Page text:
Thursday, 25 May 2017

Writing for beginners (30)

Reviewing Your Writing Tools

Like anyone else in the creative business, writers need certain tools to do their job. Whether using pen and paper or computer, without them we would find it difficult to do what we do - which is putting down words on paper for others to read. It is no different to a bricklayer needing a trowel, spirit level and mortar; they are fundamental requirements.
 
But just as a bricklayer needs the basics, he also needs plans, materials and somewhere to build. And writers should also consider the intangibles which are vital to the creative process.
 
Ask any writer what they value most, and you’re likely to get a variety of answers ranging from peace and quiet through to simply having plenty of fresh ideas on tap. (Add to that the latest piece of electronic hardware or software, since we are, like it or not, bedded into the age where some think a good computer will make us better writers. It won’t, but it will help the process).
 
Let us examine atmosphere as a tool. A friend of mine works at her kitchen table. She does so because she feels it is her ‘place’ and she can sit down whenever the mood takes her. She also worried that friends will think she’s putting on airs if she bags a specific room to do her writing. Unfortunately, what is her place to write is also a major trade route for the rest of creation; family, pets, children from down the street, neighbours and visiting family members, all wanting a slice of her time. No wonder she complains of not getting enough peace to write.
 
Another friend tucks himself away in the spare room where nobody can get at him. Up there, he plays classical music and gets in the mood, Well, almost. Unfortunately, he often finds he can’t get in the ‘right’ mood for the words to flow, and ends up wandering the house like a refugee, trying to find where he left it.
 
Atmosphere is important, and varies according to the individual. Friend A needs to allocate herself a specific place where she can work in comfort with the minimum of interruption. Friend B needs to think about how, in the kind of place A can only dream of, he needs to create the right ambiance.
In both cases, they are victims of their own circumstances. Having a quiet place to write is not a crime, not is it pretentious, silly or even suspect. We wouldn’t, after all, expect a keen gardener to be satisfied using a tub in the middle of the living room carpet.
 
Friend A, if her writing is that important to her, needs to grasp the nettle and inform the family that she needs somewhere for herself. She isn’t locking herself away like a hermit crab, merely distancing herself for a while from the hurly-burly.
 
Friend B needs to think about what he is writing, and how the music he plays fits into that. Classical music may be something he enjoys, but it might be wrong for his frame of mind while writing. He could try varying the output to alter his mood.  A gentle violin piece may be too bland for creating a suspense story, and a piece of Wagner rattling the rafters certainly won’t do much for a story of soft candlelight and whispered sweet nothings.
 
Or how about some actual peace and quiet? Now there’s a novel thought (pun intended).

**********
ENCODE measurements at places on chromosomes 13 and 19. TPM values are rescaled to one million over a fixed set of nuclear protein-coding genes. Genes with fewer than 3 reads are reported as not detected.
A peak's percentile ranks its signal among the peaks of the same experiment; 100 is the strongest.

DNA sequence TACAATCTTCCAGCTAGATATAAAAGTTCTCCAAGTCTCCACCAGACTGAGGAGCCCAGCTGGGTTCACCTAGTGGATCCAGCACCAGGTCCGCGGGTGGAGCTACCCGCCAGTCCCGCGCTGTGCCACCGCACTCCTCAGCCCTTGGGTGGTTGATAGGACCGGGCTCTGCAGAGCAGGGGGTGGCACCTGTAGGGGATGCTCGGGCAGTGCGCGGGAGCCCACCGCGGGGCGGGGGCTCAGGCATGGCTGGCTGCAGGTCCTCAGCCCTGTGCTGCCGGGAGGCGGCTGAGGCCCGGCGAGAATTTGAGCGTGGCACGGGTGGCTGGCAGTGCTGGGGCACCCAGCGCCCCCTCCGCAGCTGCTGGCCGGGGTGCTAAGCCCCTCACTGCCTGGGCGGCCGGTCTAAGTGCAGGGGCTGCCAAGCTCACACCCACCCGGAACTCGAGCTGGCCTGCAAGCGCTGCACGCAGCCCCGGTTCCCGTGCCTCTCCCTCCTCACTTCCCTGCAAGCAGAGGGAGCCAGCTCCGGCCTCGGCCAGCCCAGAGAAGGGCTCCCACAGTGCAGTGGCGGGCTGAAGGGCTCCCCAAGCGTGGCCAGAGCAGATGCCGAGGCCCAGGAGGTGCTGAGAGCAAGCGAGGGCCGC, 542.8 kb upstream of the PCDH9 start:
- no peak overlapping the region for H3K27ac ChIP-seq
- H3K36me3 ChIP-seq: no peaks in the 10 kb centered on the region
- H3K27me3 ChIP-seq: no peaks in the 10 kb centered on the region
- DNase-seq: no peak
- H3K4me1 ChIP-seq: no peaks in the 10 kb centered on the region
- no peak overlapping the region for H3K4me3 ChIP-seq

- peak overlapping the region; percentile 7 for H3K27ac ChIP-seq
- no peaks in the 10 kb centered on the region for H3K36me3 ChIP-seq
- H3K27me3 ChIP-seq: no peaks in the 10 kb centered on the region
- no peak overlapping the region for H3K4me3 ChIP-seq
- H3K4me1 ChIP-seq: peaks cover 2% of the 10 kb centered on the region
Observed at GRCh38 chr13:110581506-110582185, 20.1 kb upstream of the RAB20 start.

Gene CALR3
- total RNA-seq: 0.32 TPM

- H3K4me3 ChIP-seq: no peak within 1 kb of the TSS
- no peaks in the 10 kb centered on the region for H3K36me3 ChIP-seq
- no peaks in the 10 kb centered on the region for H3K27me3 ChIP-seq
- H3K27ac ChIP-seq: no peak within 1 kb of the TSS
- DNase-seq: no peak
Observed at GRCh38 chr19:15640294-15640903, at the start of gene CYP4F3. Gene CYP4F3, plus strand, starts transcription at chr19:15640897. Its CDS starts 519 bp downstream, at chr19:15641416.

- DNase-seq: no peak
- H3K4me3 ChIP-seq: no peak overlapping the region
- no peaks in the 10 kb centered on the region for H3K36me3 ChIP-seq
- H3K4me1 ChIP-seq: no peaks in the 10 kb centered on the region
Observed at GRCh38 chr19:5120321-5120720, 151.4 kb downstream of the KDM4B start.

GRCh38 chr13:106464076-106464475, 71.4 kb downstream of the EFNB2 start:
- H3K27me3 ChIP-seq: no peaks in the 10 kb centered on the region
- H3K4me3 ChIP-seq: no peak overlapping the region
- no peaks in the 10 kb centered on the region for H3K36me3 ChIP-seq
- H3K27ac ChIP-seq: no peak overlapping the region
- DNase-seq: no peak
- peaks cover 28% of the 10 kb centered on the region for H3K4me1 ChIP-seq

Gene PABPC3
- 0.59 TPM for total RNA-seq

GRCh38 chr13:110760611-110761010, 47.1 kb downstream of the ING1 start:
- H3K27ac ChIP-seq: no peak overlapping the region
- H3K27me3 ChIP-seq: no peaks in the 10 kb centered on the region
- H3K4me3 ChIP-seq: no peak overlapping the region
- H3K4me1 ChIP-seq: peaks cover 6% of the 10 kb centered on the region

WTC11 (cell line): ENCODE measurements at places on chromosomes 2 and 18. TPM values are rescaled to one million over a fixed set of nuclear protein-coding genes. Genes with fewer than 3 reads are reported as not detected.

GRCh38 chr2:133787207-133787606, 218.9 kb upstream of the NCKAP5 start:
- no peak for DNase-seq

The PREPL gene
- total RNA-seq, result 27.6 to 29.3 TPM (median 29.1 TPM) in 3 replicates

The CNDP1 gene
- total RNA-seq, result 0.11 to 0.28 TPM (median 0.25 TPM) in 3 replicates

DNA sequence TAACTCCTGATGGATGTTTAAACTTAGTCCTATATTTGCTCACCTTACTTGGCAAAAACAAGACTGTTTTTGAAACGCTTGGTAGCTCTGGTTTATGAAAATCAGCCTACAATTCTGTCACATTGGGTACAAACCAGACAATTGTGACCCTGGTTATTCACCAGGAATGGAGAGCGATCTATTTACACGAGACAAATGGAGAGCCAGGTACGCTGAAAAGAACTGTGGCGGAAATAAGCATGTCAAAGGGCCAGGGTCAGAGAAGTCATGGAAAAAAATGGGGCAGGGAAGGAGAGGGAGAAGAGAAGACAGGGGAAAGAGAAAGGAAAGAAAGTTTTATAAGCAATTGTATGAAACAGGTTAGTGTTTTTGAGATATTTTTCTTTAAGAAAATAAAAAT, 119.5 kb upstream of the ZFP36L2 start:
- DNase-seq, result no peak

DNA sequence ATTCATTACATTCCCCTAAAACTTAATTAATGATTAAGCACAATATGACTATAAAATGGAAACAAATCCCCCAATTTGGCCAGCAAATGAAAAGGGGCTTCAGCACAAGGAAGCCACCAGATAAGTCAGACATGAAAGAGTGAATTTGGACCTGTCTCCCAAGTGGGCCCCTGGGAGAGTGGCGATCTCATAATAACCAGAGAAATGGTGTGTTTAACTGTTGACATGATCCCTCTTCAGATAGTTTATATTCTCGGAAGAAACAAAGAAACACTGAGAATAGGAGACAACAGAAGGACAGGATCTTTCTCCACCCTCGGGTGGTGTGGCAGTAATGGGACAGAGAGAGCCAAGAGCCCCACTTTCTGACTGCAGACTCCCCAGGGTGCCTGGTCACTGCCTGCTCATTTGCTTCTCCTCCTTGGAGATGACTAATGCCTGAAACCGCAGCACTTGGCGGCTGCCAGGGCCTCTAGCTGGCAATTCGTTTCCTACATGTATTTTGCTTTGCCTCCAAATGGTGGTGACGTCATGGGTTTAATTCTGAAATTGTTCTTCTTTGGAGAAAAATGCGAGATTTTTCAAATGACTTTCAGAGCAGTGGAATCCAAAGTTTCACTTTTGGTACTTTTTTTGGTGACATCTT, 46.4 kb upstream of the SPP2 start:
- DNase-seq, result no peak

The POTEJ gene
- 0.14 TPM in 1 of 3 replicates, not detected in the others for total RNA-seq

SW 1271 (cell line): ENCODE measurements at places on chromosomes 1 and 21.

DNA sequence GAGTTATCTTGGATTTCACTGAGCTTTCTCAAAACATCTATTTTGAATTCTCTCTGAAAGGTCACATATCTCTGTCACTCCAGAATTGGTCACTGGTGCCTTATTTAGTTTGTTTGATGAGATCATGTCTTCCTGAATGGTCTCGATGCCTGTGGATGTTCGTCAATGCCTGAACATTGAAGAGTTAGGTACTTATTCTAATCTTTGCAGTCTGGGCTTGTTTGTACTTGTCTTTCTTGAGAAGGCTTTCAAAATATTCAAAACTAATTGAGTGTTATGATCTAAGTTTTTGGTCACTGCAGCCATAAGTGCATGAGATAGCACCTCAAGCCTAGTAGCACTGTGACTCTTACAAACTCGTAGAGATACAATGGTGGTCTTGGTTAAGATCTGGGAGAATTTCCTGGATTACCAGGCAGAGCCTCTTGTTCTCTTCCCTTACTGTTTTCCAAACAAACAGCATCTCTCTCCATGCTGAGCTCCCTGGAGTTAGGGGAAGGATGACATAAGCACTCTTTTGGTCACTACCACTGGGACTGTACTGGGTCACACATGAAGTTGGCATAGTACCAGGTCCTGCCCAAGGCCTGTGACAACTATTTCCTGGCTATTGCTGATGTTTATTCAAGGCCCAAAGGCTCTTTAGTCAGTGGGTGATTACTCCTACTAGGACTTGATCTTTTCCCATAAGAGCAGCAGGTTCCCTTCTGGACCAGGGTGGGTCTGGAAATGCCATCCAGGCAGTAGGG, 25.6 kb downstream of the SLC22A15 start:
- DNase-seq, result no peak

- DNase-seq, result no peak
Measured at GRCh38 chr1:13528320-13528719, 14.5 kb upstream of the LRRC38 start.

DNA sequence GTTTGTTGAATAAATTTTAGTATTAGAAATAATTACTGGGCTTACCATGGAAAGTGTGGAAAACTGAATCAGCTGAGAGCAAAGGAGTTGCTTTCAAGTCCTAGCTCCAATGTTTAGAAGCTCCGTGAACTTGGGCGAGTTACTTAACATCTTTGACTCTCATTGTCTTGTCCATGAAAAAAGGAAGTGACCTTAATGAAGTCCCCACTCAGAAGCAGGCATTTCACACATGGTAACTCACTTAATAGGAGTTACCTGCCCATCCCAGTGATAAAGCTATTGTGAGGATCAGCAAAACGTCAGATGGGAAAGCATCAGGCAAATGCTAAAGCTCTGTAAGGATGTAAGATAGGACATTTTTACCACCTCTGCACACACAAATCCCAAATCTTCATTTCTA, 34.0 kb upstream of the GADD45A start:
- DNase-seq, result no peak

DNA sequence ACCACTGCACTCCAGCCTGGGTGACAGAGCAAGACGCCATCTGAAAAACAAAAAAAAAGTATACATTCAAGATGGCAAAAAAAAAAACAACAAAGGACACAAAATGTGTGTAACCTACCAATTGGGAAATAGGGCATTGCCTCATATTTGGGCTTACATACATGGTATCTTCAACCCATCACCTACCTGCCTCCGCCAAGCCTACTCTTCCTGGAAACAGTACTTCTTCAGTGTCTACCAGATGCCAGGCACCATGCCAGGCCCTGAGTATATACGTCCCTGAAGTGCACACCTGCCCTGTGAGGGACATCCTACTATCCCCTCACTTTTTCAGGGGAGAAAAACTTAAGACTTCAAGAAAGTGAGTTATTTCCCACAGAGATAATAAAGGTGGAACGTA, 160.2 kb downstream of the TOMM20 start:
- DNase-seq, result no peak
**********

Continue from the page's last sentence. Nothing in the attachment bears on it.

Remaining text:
Another tool we tend to forget is a good source of reference. How often do we know the kind of word we need, yet can't quite bring it to mind? How accurate is our geography in a story – details of which might be subsequently picked apart by an editor at the expense of all our hard work? How often do we forget that what we knew even five years ago has changed dramatically because of shifting circumstances? (I must confess to this mistake once, when I quoted a 40-minute journey time from one part of London to another – a trip I used to take regularly. An editor queried whether I had done so recently, since that time has now doubled as a result of increased traffic, cameras, the congestion zone and reduced speed limits, which impacted quite seriously on the flow and time-plan of my story).
 
Thinking time is another tool we tend to overlook. Taking time out to think seriously about where our story is going can pay real dividends, rather than just giving it the odd thought over dinner along with interest rates, the children’s schooling and that bald tyre on the car.
 
Thinking, allied with jotting down ideas, alternative plots, ‘what ifs’ and some wild mind-mapping on scrap paper, can often serve to unblock the creative processes far more effectively than labouring painfully over a hot keyboard. So can walking, window-shopping or performing some other automatic task.
 
Our tools are important for us to do the job, whether it is part- or full-time. Having the right ones at hand - and reviewing them from time to time - could make all the difference between a job done well or simply snatched at and wasted.
 
TOP TIPS
·        Think about atmosphere and place. Are yours suitable for writing?
·        Take your writing time seriously and others will do so, too.
·        Having sources of reference at hand will save time and effort.
·        Give yourself time to think about what you are doing and where you are going.

~~~~~~~~~~~~~~~~~~~
Taken from my book 'Write On! - the Writer's Help Book' - (Accent Press) - available in p/b and ebook
Do you know a writer who might benefit from this book? If so, check it out here.
  

~~~~~~~~~~~~~~~~~~

No comments:

Post a Comment